But to an extent real evil is what Del Toro and co-screenwriter Vanessa Taylor (Divergent) have in mind. As much as The Shape of Water indulges in its 1950s setting for period fetishizing (beautiful fetishizing, but still), it also uses the timeframe to poke at the dark corners of America, at its racism, at its homophobia, at its warmongering. Del Toro approaches these issues with the outsider’s eye and it shows; when the general in charge of the secret merman project declare ‘decency is an export because there is no local demand,’ there is a strong hint that he’s speaking not just of the world then but also the world now. These are strong themes and are much more robustly bound into Shape’s story than the recent Suburbicon (which attempted something similar, albeit without the merman) as Del Toro is ultimately most interested in two outsiders finding solace in a world that doesn’t care for outsiders. But that’s a tough notion to meld onto a light romantic fable and Shape’s tone is often all over the place as a result.
Where it does work is often down to Hawkins and Shannon. Words like ‘soul bearing’ get tossed around for strong performances, particularly during awards season, but there is no part of Elisa that Hawkins doesn’t bear, giving us a thorough glimpse into who she is and why she wants what she wants and all without having words to do it. She doesn’t want to be alone and will take any branch she can reach to pull herself out of her life’s quagmire (Shape isn’t quite so desperate as that, being a fable and all, which is part of the tonal problem). And though Shannon has had many years’ experience playing the sort of hard-ass character Strickland aspires to be, he has his own vein of yearning gnawing out of him which Shannon takes full advantage of. Del Toro and Taylor have painstakingly built up all of their characters (except for Spencer, who is again reduced to sassy cleaning lady) to a degree that most fantasy films don’t bother with. Even scientist Stuhlbarg and neighbor Jenkins are realized enough that we can understand them and why they do what they do.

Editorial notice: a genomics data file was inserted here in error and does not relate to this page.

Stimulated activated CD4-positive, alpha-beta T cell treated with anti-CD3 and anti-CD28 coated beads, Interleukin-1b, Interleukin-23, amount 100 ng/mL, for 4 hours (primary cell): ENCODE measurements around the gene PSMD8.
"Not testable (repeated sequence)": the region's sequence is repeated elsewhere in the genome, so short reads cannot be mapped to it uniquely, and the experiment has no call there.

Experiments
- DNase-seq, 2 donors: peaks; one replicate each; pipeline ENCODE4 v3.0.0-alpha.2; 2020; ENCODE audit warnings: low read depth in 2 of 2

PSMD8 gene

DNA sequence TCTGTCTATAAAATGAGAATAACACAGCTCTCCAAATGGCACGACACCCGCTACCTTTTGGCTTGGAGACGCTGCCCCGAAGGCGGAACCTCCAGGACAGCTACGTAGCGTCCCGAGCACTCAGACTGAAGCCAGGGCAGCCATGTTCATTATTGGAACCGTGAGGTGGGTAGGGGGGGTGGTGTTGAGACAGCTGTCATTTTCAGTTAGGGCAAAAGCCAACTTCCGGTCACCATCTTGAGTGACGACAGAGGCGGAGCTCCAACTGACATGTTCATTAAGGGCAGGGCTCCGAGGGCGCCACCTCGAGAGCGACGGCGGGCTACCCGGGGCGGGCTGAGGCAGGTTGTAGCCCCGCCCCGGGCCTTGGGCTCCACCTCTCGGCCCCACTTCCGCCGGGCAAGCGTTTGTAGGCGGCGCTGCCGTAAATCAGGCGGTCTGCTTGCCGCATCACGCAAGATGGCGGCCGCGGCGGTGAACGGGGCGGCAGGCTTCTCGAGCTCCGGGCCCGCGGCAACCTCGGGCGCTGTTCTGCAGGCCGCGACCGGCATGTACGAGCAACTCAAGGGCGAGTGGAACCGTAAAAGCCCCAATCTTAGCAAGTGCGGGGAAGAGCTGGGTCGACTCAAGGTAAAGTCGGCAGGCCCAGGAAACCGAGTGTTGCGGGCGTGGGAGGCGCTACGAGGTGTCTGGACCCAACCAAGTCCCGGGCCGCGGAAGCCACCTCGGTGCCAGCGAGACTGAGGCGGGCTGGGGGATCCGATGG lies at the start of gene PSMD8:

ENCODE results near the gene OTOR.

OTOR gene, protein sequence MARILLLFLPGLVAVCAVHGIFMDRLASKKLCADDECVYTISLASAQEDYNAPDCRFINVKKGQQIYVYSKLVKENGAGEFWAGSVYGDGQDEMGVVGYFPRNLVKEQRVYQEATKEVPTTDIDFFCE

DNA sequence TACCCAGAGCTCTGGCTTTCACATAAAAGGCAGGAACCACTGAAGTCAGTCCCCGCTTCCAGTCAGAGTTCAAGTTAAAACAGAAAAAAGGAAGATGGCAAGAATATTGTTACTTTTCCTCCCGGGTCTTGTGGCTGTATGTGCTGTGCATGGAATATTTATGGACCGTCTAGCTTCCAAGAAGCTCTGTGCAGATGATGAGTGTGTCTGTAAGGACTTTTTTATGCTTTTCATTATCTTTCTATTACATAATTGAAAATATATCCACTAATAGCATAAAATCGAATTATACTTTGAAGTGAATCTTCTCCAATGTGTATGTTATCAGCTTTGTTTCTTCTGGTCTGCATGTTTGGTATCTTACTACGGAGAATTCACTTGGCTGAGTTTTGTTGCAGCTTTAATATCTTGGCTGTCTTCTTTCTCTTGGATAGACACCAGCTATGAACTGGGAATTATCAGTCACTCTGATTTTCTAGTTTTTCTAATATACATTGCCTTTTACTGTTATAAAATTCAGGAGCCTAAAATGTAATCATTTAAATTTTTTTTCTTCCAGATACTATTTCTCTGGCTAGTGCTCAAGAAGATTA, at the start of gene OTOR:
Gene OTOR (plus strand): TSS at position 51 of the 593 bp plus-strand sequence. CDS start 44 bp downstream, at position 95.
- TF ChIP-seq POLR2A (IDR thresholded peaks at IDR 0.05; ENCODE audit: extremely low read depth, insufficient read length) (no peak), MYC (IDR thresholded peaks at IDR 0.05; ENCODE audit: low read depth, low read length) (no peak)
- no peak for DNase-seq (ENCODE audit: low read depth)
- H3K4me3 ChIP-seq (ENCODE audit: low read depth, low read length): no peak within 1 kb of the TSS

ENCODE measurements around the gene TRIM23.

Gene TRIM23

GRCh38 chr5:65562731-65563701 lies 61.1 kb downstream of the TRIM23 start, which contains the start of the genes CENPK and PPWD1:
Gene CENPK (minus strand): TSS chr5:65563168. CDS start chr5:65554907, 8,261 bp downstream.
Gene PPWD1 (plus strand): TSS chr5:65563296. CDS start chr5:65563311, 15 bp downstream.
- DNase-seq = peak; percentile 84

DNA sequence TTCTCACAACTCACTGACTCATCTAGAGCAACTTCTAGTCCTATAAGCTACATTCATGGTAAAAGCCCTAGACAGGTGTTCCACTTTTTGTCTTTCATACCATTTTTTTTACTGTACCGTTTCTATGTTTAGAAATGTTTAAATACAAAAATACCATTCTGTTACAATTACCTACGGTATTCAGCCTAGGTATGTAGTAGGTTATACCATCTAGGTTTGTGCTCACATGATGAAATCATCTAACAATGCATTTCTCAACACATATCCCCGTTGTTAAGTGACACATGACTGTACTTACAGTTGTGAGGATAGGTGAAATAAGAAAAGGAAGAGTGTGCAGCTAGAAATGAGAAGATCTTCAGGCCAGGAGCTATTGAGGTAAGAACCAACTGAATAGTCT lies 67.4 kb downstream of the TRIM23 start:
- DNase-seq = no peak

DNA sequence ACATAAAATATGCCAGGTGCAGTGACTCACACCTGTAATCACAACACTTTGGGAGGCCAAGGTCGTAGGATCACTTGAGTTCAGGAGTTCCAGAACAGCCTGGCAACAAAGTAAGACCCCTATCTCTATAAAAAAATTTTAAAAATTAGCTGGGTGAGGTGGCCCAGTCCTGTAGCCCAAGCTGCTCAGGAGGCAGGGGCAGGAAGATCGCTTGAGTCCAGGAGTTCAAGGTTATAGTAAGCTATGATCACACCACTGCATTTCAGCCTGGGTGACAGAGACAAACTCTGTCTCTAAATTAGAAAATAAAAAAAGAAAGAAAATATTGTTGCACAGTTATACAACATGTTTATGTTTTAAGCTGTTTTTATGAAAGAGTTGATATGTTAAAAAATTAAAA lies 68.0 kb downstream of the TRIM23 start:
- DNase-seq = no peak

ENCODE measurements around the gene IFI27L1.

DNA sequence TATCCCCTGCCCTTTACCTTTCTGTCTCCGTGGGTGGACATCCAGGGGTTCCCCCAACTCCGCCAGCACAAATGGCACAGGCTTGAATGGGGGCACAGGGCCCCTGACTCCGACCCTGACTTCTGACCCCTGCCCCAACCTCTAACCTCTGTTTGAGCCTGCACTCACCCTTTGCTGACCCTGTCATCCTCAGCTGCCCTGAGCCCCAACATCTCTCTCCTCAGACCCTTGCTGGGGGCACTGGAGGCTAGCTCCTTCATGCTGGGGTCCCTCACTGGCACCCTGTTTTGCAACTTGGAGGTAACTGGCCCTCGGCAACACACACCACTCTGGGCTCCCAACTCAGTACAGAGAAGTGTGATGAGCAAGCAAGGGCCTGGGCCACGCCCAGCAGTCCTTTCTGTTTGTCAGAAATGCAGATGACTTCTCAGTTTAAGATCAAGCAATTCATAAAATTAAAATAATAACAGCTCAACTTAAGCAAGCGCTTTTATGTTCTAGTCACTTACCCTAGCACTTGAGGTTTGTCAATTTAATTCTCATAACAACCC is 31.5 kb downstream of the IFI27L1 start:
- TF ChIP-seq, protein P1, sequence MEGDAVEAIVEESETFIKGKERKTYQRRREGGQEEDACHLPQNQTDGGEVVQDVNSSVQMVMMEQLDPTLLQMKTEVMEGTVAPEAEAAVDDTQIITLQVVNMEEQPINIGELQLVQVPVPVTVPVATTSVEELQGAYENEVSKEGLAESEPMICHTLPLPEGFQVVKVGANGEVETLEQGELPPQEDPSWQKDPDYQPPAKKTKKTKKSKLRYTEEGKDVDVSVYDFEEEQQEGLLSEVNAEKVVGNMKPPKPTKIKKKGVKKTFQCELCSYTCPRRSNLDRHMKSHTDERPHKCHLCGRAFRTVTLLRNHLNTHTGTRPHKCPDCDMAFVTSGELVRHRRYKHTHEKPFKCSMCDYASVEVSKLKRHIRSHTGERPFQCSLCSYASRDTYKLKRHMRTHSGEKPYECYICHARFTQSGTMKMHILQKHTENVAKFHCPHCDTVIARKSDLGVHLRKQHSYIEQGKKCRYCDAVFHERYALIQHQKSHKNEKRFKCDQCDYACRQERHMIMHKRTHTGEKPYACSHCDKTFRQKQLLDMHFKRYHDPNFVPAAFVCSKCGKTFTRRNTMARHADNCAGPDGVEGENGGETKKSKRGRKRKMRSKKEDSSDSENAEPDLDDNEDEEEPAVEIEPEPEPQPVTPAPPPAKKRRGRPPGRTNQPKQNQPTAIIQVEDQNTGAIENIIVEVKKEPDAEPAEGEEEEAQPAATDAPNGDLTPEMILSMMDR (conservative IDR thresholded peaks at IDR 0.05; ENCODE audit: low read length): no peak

The only one who isn’t is the Fish Man himself. Because he is essentially alien and cannot speak, we never really know what’s going on in his head. To an extent that’s a requirement – he’s an aspiration, not person – but for a romance that is deadly, because it removes any empathy with the relationship we should be rooting for (the same problem that plagued Peak). The one-sided desire is a good starting place for a story but can’t be the end all of it, not if you’re actually making a romance. And at the same time, the diversions into the other characters’ backstories are primarily to make room for the wider social critique, a move which does not fit very well with the fable Del Toro wants to this to be.
On the one hand, the amount of good outweighs the amount of weak, which is usually the sign of a good to great film. That The Shape of Water only rises to decent is down to the fact that in this case the ‘weak’ is the hinge on which the entire film swings. ‘Weakest link in the chain’ may be a cliché but clichés exist because there is truth to them and Shape pushes its weakest link to the breaking point. A romance between two characters who can’t speak cries out for cinematic treatment and Del Toro is a great candidate for doing so, but it needs more feeling than he can quite muster. The audience must feel what is between the leads and must be able to graft that feeling onto themselves or none of it matters. One of those leads being a Fish Man isn’t a problem with that happening, but one of those leads being an empty void does. If only the love Del Toro and co. lavished on their merman’s look could have gone to his insides as well.
Ambitious, effective and often at war with its own impulses, there’s a lot to love about The Shape of Water; if only it came together better.